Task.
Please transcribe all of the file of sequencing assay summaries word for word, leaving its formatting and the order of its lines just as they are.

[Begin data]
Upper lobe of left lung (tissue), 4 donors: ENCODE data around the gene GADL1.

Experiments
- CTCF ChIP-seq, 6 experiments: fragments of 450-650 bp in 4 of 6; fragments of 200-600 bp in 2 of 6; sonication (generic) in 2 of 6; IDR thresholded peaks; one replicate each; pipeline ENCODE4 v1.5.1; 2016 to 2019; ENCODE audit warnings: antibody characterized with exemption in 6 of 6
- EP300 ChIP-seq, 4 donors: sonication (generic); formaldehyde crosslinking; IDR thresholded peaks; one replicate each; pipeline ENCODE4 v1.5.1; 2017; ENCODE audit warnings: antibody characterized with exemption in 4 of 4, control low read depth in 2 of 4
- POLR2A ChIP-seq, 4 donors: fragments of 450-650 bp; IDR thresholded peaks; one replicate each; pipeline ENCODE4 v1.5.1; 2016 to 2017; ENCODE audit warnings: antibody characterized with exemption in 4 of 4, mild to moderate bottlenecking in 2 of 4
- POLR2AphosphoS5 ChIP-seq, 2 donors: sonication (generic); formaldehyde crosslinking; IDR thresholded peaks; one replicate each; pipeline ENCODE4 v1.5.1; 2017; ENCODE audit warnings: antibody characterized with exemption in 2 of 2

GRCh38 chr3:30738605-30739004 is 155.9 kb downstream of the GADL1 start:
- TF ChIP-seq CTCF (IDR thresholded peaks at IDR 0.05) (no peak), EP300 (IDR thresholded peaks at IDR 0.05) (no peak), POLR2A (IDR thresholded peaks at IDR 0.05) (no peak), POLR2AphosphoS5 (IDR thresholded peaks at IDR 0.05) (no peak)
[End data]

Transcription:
Upper lobe of left lung (tissue), 4 donors: ENCODE data around the gene GADL1.

Experiments
- CTCF ChIP-seq, 6 experiments: fragments of 450-650 bp in 4 of 6; fragments of 200-600 bp in 2 of 6; sonication (generic) in 2 of 6; IDR thresholded peaks; one replicate each; pipeline ENCODE4 v1.5.1; 2016 to 2019; ENCODE audit warnings: antibody characterized with exemption in 6 of 6
- EP300 ChIP-seq, 4 donors: sonication (generic); formaldehyde crosslinking; IDR thresholded peaks; one replicate each; pipeline ENCODE4 v1.5.1; 2017; ENCODE audit warnings: antibody characterized with exemption in 4 of 4, control low read depth in 2 of 4
- POLR2A ChIP-seq, 4 donors: fragments of 450-650 bp; IDR thresholded peaks; one replicate each; pipeline ENCODE4 v1.5.1; 2016 to 2017; ENCODE audit warnings: antibody characterized with exemption in 4 of 4, mild to moderate bottlenecking in 2 of 4
- POLR2AphosphoS5 ChIP-seq, 2 donors: sonication (generic); formaldehyde crosslinking; IDR thresholded peaks; one replicate each; pipeline ENCODE4 v1.5.1; 2017; ENCODE audit warnings: antibody characterized with exemption in 2 of 2

GRCh38 chr3:30738605-30739004 is 155.9 kb downstream of the GADL1 start:
- TF ChIP-seq CTCF (IDR thresholded peaks at IDR 0.05) (no peak), EP300 (IDR thresholded peaks at IDR 0.05) (no peak), POLR2A (IDR thresholded peaks at IDR 0.05) (no peak), POLR2AphosphoS5 (IDR thresholded peaks at IDR 0.05) (no peak)